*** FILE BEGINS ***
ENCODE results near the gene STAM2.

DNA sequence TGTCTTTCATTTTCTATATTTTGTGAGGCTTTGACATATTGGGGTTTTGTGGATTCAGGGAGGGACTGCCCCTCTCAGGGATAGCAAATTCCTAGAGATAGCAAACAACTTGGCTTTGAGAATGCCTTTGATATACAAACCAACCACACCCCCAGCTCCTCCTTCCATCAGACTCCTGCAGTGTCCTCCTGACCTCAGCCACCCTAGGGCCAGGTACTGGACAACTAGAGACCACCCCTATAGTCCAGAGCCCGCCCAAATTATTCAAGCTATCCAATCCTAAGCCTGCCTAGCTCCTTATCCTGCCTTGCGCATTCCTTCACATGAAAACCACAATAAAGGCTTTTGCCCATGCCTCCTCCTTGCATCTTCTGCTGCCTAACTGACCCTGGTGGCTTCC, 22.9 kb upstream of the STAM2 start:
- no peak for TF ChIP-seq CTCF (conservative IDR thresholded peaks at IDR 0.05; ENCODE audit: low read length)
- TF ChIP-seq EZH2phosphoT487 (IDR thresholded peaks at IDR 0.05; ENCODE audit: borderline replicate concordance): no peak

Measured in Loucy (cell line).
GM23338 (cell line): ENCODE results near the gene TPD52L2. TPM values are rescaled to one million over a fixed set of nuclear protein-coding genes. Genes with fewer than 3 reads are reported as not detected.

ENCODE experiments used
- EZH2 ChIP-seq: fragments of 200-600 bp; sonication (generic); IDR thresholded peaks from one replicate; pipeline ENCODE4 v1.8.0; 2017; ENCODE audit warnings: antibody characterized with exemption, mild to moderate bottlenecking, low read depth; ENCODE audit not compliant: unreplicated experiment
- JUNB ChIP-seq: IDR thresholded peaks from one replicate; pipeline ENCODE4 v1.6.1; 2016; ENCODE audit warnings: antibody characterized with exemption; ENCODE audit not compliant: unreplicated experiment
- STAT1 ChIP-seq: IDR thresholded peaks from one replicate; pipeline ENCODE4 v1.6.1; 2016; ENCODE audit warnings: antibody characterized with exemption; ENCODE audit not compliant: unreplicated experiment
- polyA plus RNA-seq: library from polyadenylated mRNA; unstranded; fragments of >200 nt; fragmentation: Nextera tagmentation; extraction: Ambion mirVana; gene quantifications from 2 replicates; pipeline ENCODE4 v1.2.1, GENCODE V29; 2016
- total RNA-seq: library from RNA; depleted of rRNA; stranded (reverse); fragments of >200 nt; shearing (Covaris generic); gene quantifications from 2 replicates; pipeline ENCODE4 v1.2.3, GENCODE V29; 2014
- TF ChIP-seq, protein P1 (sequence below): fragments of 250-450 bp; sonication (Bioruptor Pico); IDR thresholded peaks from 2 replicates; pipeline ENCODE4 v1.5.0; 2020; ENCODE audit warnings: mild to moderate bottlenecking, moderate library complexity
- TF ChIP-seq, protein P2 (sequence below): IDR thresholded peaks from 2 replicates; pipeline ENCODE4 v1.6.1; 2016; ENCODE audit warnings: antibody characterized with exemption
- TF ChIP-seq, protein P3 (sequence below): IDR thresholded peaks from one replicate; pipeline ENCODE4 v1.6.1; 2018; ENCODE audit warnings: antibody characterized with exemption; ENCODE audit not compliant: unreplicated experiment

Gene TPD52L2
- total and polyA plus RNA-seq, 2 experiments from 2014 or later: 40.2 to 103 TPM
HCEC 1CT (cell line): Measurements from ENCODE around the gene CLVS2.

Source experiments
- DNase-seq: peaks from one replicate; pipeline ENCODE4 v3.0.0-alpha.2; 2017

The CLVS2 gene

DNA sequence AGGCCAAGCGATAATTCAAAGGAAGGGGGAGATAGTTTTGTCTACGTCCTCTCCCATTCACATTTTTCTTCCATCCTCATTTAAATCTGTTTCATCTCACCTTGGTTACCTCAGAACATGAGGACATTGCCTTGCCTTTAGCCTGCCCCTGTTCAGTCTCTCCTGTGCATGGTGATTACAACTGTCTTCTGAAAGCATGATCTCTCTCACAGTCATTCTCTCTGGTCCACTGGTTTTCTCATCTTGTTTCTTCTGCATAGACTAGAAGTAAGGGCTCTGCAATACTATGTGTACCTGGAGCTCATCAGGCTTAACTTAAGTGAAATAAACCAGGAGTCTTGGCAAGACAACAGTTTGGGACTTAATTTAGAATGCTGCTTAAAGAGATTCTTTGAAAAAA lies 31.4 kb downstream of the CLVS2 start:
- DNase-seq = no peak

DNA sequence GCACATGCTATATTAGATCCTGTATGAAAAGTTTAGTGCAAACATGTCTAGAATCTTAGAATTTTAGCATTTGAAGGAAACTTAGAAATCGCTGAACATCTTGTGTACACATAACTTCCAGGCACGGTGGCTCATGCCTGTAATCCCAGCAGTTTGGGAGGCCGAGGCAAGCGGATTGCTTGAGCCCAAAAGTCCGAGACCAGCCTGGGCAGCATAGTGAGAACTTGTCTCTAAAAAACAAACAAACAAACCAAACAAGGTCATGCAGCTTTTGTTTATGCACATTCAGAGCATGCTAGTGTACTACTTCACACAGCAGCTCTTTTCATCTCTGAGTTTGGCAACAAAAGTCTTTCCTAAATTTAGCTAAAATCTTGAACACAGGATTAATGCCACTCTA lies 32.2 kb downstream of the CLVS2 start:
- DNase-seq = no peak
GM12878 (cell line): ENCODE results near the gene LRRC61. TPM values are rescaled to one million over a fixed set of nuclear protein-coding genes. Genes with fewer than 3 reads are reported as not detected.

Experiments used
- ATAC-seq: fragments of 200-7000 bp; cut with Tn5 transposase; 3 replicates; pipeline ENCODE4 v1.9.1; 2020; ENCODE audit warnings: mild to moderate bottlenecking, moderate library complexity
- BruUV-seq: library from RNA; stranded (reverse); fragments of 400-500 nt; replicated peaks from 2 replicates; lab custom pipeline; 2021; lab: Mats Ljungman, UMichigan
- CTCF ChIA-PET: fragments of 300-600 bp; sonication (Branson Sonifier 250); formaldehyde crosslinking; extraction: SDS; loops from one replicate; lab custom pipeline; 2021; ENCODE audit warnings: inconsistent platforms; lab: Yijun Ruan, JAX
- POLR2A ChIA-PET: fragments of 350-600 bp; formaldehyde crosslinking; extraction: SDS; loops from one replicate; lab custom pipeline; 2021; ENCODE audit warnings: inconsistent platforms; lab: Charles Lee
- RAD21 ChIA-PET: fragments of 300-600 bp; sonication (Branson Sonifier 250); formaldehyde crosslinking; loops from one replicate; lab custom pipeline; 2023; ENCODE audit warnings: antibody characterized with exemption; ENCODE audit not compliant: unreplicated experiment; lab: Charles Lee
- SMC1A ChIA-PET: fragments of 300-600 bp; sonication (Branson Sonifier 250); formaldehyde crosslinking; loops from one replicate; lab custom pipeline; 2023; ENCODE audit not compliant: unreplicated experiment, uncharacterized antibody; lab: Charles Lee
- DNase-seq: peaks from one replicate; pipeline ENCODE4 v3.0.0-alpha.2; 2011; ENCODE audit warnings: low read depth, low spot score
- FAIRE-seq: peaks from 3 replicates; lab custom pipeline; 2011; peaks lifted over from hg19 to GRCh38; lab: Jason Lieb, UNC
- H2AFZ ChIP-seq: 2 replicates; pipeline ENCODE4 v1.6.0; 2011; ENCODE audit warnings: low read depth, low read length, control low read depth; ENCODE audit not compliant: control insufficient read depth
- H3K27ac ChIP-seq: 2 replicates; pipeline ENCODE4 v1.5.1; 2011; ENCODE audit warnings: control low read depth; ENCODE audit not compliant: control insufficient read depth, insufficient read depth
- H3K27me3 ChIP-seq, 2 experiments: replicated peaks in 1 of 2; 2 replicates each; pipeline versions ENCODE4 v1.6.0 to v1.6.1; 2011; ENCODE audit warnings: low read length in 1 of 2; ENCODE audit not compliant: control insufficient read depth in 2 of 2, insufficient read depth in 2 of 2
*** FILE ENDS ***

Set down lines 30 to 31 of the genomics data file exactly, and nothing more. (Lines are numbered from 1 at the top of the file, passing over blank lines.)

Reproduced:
- CTCF ChIA-PET: fragments of 300-600 bp; sonication (Branson Sonifier 250); formaldehyde crosslinking; extraction: SDS; loops from one replicate; lab custom pipeline; 2021; ENCODE audit warnings: inconsistent platforms; lab: Yijun Ruan, JAX
- POLR2A ChIA-PET: fragments of 350-600 bp; formaldehyde crosslinking; extraction: SDS; loops from one replicate; lab custom pipeline; 2021; ENCODE audit warnings: inconsistent platforms; lab: Charles Lee